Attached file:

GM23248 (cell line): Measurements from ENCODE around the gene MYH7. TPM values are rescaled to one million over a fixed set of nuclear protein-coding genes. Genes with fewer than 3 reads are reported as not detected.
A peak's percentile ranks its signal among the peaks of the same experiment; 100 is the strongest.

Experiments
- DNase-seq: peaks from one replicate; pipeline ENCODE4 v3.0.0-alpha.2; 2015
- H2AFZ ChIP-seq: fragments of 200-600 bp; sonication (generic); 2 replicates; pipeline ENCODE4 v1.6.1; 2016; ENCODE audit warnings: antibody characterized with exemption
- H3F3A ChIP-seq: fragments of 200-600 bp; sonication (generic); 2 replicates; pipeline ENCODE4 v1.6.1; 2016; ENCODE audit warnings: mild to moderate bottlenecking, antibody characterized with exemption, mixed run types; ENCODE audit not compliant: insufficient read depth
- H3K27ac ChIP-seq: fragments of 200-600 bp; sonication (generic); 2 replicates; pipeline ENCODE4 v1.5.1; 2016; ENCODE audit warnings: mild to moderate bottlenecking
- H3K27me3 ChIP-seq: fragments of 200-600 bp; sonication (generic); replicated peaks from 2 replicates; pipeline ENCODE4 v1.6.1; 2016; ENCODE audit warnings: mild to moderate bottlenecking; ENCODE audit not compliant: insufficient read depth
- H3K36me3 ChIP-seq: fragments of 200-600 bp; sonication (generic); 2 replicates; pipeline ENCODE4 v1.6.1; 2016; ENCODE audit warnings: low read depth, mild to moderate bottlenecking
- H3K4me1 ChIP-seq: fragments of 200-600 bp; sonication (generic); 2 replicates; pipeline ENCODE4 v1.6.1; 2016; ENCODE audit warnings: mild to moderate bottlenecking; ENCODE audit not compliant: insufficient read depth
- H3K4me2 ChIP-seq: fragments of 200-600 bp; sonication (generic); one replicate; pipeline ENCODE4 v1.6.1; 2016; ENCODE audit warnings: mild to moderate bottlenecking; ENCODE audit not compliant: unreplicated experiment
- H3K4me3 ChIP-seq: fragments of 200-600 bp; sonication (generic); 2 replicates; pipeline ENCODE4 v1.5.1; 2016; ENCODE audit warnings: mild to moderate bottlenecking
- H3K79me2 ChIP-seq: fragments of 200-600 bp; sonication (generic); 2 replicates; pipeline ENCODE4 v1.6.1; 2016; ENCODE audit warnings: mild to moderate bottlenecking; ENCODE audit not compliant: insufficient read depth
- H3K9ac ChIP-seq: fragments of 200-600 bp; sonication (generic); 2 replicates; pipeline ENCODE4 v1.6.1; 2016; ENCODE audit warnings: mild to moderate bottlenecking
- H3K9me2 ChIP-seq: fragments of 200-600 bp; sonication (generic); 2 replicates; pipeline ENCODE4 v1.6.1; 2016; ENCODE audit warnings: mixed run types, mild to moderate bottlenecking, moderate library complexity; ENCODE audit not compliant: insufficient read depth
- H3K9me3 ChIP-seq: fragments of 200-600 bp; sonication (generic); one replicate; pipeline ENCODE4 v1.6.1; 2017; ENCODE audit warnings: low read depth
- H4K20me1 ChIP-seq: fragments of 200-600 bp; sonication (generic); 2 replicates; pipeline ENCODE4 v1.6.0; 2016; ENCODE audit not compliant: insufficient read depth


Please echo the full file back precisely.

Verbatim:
GM23248 (cell line): Measurements from ENCODE around the gene MYH7. TPM values are rescaled to one million over a fixed set of nuclear protein-coding genes. Genes with fewer than 3 reads are reported as not detected.
A peak's percentile ranks its signal among the peaks of the same experiment; 100 is the strongest.

Experiments
- DNase-seq: peaks from one replicate; pipeline ENCODE4 v3.0.0-alpha.2; 2015
- H2AFZ ChIP-seq: fragments of 200-600 bp; sonication (generic); 2 replicates; pipeline ENCODE4 v1.6.1; 2016; ENCODE audit warnings: antibody characterized with exemption
- H3F3A ChIP-seq: fragments of 200-600 bp; sonication (generic); 2 replicates; pipeline ENCODE4 v1.6.1; 2016; ENCODE audit warnings: mild to moderate bottlenecking, antibody characterized with exemption, mixed run types; ENCODE audit not compliant: insufficient read depth
- H3K27ac ChIP-seq: fragments of 200-600 bp; sonication (generic); 2 replicates; pipeline ENCODE4 v1.5.1; 2016; ENCODE audit warnings: mild to moderate bottlenecking
- H3K27me3 ChIP-seq: fragments of 200-600 bp; sonication (generic); replicated peaks from 2 replicates; pipeline ENCODE4 v1.6.1; 2016; ENCODE audit warnings: mild to moderate bottlenecking; ENCODE audit not compliant: insufficient read depth
- H3K36me3 ChIP-seq: fragments of 200-600 bp; sonication (generic); 2 replicates; pipeline ENCODE4 v1.6.1; 2016; ENCODE audit warnings: low read depth, mild to moderate bottlenecking
- H3K4me1 ChIP-seq: fragments of 200-600 bp; sonication (generic); 2 replicates; pipeline ENCODE4 v1.6.1; 2016; ENCODE audit warnings: mild to moderate bottlenecking; ENCODE audit not compliant: insufficient read depth
- H3K4me2 ChIP-seq: fragments of 200-600 bp; sonication (generic); one replicate; pipeline ENCODE4 v1.6.1; 2016; ENCODE audit warnings: mild to moderate bottlenecking; ENCODE audit not compliant: unreplicated experiment
- H3K4me3 ChIP-seq: fragments of 200-600 bp; sonication (generic); 2 replicates; pipeline ENCODE4 v1.5.1; 2016; ENCODE audit warnings: mild to moderate bottlenecking
- H3K79me2 ChIP-seq: fragments of 200-600 bp; sonication (generic); 2 replicates; pipeline ENCODE4 v1.6.1; 2016; ENCODE audit warnings: mild to moderate bottlenecking; ENCODE audit not compliant: insufficient read depth
- H3K9ac ChIP-seq: fragments of 200-600 bp; sonication (generic); 2 replicates; pipeline ENCODE4 v1.6.1; 2016; ENCODE audit warnings: mild to moderate bottlenecking
- H3K9me2 ChIP-seq: fragments of 200-600 bp; sonication (generic); 2 replicates; pipeline ENCODE4 v1.6.1; 2016; ENCODE audit warnings: mixed run types, mild to moderate bottlenecking, moderate library complexity; ENCODE audit not compliant: insufficient read depth
- H3K9me3 ChIP-seq: fragments of 200-600 bp; sonication (generic); one replicate; pipeline ENCODE4 v1.6.1; 2017; ENCODE audit warnings: low read depth
- H4K20me1 ChIP-seq: fragments of 200-600 bp; sonication (generic); 2 replicates; pipeline ENCODE4 v1.6.0; 2016; ENCODE audit not compliant: insufficient read depth